Cocaine Addiction Rates and Statistics
In 2014, a National Survey on Drug Use and Health study found that 1.5 million people over age 12 used cocaine within the last month. This same study found that within the previous 12 months, 913,000 people met the diagnostic criteria for being addicted to cocaine. This statistic means that 0.4% of the population in the United States is addicted to cocaine. Using these statistics it is possible to calculate a rough addiction rate of cocaine for recreational cocaine users that is about 60%. Other statistics vary, with one study finding the cocaine addiction rate for recreational cocaine users to be 25%.
How Is Cocaine Abuse Diagnosed?
Cocaine abuse must be diagnosed by a licensed doctor who will take a variety of individual factors into consideration. Ultimately, the doctor will likely use several criteria out the Diagnostic and Statistical Manual of Mental Disorders, 5th edition (DSM-5) to evaluate if you have a cocaine addiction. Typically, diagnosis depends on having at least two of the following criteria:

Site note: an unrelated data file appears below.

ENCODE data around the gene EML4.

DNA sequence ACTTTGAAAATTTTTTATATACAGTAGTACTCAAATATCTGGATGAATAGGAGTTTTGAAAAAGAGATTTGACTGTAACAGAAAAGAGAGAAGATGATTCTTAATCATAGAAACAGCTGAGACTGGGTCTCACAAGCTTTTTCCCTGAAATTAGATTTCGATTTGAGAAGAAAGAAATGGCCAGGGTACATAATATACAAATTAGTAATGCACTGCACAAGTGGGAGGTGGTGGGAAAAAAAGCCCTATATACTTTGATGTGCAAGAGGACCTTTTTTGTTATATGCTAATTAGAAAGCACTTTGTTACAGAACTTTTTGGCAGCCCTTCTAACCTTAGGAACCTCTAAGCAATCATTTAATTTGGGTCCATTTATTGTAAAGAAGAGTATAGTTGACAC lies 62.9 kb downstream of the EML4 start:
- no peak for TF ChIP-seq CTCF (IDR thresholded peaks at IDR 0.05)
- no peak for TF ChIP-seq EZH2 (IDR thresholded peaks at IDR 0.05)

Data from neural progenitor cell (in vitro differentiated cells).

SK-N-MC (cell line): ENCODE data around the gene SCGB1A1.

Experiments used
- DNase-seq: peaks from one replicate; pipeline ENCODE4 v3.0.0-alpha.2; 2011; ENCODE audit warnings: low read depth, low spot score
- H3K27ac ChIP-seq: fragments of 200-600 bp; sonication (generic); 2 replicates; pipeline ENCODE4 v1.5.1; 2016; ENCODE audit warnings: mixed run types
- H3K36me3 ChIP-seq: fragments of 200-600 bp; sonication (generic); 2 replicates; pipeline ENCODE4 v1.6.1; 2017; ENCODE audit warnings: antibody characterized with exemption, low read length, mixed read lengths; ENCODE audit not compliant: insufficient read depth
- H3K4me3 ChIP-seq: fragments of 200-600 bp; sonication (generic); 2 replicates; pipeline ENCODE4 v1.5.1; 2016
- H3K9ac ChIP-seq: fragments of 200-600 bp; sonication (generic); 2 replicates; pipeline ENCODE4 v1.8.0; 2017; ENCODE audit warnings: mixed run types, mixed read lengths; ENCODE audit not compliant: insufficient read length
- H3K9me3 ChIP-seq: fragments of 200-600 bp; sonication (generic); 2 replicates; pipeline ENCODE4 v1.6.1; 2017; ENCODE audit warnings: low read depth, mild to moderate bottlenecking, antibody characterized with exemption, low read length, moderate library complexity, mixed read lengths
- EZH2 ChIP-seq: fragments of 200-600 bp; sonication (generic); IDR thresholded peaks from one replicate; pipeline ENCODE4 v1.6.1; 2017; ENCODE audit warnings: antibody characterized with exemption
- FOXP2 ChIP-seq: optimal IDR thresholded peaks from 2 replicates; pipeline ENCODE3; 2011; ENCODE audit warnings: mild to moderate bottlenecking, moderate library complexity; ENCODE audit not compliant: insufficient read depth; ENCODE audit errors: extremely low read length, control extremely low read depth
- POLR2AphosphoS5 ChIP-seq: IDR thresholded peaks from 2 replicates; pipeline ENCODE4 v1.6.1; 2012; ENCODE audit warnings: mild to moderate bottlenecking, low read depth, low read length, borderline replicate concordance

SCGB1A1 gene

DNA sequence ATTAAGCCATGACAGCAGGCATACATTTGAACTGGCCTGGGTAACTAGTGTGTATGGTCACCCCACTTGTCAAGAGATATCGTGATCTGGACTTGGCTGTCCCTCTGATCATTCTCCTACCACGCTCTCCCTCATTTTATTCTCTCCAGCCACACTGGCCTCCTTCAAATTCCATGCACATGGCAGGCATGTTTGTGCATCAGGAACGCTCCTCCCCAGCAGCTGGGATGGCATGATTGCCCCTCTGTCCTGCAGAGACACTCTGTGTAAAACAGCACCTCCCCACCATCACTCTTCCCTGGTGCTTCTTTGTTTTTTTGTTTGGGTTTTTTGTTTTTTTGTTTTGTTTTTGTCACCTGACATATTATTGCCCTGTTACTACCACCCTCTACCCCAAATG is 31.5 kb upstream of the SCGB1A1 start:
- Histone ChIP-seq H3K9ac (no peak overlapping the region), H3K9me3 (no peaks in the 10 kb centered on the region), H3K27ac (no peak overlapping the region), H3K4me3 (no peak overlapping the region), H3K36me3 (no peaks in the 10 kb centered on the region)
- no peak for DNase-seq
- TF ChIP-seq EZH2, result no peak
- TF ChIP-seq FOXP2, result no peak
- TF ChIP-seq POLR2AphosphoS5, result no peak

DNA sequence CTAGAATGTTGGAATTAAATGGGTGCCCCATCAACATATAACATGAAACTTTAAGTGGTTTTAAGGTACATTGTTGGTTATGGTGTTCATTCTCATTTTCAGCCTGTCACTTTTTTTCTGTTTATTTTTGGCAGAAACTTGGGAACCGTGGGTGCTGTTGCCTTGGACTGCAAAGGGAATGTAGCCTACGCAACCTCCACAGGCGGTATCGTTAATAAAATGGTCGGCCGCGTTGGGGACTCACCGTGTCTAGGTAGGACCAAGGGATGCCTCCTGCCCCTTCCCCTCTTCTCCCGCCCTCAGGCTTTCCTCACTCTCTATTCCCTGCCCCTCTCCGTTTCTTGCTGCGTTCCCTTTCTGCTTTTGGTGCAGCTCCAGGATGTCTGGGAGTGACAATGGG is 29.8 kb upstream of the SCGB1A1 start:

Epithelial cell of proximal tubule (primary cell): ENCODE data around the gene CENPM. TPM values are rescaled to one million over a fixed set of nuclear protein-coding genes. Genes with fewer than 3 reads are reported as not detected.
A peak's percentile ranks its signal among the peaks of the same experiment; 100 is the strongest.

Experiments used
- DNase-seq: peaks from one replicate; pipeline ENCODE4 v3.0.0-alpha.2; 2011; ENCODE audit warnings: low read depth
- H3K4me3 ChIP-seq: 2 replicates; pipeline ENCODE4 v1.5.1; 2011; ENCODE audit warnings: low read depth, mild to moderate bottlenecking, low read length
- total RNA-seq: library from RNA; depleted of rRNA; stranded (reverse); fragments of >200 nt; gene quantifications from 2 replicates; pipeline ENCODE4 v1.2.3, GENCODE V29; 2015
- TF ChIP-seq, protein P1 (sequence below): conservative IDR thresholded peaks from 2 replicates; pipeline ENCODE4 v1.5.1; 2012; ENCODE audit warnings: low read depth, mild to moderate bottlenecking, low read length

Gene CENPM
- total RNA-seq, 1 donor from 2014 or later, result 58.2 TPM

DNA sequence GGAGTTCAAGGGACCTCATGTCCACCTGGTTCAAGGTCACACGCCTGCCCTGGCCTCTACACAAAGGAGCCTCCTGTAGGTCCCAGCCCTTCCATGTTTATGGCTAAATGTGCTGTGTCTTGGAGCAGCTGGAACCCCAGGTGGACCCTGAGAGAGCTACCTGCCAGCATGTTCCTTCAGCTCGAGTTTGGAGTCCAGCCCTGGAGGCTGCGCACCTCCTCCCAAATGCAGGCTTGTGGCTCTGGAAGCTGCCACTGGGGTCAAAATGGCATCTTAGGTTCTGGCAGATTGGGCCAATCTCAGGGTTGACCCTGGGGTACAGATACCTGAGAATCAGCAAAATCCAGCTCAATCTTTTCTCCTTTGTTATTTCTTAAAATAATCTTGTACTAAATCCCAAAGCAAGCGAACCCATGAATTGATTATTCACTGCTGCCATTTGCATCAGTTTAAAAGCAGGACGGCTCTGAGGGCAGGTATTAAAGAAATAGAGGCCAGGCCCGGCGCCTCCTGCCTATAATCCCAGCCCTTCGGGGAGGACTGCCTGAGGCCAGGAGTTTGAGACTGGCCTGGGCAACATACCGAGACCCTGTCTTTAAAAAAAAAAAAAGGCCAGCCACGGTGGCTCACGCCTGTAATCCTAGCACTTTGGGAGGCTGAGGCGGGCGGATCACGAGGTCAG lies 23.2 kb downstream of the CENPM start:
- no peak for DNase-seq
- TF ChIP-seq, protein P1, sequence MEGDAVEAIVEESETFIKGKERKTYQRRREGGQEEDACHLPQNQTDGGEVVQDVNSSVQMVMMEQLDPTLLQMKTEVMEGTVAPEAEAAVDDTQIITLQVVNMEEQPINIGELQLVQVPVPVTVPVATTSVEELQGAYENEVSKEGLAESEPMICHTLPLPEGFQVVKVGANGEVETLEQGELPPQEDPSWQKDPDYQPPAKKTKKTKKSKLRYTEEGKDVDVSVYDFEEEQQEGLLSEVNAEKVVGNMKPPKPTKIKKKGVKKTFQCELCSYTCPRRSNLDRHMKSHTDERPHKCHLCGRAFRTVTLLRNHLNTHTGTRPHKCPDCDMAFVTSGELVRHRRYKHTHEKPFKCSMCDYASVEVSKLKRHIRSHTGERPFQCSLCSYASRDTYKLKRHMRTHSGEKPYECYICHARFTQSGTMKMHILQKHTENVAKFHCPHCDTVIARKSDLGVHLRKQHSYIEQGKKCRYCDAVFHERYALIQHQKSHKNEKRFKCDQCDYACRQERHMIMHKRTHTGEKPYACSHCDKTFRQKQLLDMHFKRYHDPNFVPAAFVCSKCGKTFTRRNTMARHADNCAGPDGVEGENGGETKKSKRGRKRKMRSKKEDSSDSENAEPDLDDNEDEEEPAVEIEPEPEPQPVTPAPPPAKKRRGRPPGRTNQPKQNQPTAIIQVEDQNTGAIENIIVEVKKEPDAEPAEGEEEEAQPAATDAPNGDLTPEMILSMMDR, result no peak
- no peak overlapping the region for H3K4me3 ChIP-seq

- Hazardous use of the drug
- Social or interpersonal problems related to use the drug
- Neglected major responsibilities to use the drug
- Experiencing withdrawal symptoms
- Developing a tolerance
- Using larger amounts
- Repeated attempts to quit or control the use of the drug
- Excessive time spent using the drug
- Physical or psychological problems related to the use of the drug
- Activities replaced by drug use
Everyone’s addiction is unique and it ultimately requires individual assessment by a doctor to diagnose someone with cocaine abuse.